Sir Melville Macnaghten suspected him. Sir Melville Macnaghten was a police officer. So Druitt was a suspect.

                            Now Herlock suppose for those of us who are not so well informed, you will explain the term suspect,both in it's current usage,and that of 1888/94.How were suspects created? You might also explain when a murder case become historical.
                            I don’t know when a case becomes historical Harry. But I know that The Whitechapel Murders is a historical case.

                            Now posters might be offended in my use of the word fool,were they also offended when I was termed senile? I doubt it,she was on the side of the good and knowledgable.Before you rush to say he was not a she,I would ask him,before he takes his skirt and knickers off before going to bed tonight,to have a good look down,to allay my suspicions.
                            I never called you senile Harry and I wasn’t aware that anyone had. I genuinely don’t understand the rest of the above quote.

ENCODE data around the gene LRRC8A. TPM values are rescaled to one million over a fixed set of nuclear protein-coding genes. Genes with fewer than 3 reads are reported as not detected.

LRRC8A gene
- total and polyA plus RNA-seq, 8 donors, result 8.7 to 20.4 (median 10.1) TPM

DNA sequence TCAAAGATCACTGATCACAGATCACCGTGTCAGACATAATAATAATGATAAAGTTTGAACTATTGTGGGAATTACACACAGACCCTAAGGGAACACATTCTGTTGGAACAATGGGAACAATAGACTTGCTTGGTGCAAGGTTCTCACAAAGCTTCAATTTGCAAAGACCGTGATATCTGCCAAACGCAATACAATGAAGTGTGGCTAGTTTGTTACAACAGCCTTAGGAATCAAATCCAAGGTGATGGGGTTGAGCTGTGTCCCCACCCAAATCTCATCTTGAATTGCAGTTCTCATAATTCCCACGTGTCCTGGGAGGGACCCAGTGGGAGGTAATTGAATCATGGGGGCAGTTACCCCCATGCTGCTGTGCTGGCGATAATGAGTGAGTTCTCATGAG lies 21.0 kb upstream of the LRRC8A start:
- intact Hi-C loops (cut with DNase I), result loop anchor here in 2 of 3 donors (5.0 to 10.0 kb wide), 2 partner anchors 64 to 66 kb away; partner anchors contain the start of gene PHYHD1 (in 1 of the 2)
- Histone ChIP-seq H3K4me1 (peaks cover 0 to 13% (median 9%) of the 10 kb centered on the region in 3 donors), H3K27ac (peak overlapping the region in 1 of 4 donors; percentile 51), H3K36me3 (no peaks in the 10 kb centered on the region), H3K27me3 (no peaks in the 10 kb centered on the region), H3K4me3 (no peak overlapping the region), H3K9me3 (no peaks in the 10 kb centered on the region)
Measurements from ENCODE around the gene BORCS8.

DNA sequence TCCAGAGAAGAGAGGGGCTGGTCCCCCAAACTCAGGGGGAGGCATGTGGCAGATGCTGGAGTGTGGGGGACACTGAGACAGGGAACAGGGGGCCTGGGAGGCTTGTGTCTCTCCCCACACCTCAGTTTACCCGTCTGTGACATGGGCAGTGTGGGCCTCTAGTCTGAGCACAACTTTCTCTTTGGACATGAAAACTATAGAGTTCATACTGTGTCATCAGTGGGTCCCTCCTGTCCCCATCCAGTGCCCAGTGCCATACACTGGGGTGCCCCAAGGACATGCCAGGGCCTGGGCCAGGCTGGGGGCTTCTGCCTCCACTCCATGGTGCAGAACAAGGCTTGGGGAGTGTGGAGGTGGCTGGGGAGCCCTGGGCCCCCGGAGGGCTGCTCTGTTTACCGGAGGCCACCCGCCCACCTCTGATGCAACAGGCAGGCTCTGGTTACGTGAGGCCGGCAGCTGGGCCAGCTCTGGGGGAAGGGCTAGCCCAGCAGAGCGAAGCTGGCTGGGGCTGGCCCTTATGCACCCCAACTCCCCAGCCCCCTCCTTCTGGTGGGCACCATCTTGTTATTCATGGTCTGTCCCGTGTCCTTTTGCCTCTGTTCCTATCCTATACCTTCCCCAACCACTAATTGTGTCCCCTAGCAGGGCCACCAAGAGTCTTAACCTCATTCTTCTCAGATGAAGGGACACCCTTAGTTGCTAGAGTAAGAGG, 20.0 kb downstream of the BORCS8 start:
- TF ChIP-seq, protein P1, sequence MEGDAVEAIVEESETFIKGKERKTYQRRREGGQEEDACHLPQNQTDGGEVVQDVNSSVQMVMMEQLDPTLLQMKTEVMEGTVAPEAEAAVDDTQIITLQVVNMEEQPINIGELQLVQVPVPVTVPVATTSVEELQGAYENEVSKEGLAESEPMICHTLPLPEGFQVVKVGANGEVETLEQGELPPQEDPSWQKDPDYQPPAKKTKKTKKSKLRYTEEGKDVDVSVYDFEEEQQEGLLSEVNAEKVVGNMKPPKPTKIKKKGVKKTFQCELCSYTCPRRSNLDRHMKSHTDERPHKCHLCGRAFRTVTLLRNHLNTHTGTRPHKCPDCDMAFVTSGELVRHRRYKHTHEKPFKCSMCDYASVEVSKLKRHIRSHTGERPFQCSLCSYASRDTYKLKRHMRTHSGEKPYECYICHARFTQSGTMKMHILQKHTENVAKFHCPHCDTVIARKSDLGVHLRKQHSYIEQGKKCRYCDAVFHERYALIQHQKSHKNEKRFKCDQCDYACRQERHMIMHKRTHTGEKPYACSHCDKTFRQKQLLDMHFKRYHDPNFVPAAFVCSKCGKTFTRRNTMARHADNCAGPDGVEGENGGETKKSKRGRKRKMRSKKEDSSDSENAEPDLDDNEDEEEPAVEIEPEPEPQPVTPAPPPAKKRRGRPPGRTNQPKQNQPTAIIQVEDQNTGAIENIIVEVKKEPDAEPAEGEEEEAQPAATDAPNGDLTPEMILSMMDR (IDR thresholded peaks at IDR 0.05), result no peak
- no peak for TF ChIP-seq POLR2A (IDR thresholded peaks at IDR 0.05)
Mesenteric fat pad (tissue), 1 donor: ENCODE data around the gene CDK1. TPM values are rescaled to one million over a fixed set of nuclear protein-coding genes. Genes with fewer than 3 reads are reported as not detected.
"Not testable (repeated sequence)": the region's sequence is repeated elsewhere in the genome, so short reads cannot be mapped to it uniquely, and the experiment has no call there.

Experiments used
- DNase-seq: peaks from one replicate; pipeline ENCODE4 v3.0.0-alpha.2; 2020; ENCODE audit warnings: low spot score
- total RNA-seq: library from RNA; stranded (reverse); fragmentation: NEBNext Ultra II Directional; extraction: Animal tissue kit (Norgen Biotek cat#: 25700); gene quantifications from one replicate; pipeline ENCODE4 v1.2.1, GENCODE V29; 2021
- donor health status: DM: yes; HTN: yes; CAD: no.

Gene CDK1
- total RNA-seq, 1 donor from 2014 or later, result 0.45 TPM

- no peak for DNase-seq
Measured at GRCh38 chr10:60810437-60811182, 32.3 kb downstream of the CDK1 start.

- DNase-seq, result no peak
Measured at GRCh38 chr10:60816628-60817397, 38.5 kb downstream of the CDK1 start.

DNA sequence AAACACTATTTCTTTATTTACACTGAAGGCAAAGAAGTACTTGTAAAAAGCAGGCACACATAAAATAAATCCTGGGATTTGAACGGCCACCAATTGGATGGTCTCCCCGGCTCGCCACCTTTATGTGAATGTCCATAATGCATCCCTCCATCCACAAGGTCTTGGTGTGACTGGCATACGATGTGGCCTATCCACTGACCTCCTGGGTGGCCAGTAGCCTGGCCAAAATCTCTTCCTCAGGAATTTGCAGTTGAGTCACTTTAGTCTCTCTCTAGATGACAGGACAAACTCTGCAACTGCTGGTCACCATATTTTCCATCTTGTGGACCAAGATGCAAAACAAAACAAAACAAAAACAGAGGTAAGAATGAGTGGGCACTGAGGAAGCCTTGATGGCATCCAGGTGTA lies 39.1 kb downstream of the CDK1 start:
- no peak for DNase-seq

This quibbling has gone on too long. It’s utterly pointless but only you and Trevor can’t see it. I’ll ask three questions”

                            By what criteria do you decide who is a suspect or person of interest?

                            When there’s a difference of opinion on this for a particular suspect who is the deciding voice?

                            What benefit would be gained by ripperology as a whole would be gained if we used the modern police definition of suspect?






                            Regards

                            Herlock






                            "Crime is common. Logic is rare. Therefore it is upon the logic rather than upon the crime that you should dwell.”

                            Comment


                            • Originally posted by Darryl Kenyon View Post

                              Because if there was very good evidence linking Druitt to the murders [as I disagreed with in my last post], experienced officers like Anderson and Swanson would not have disagreed with Mac and seen the worth of said evidence.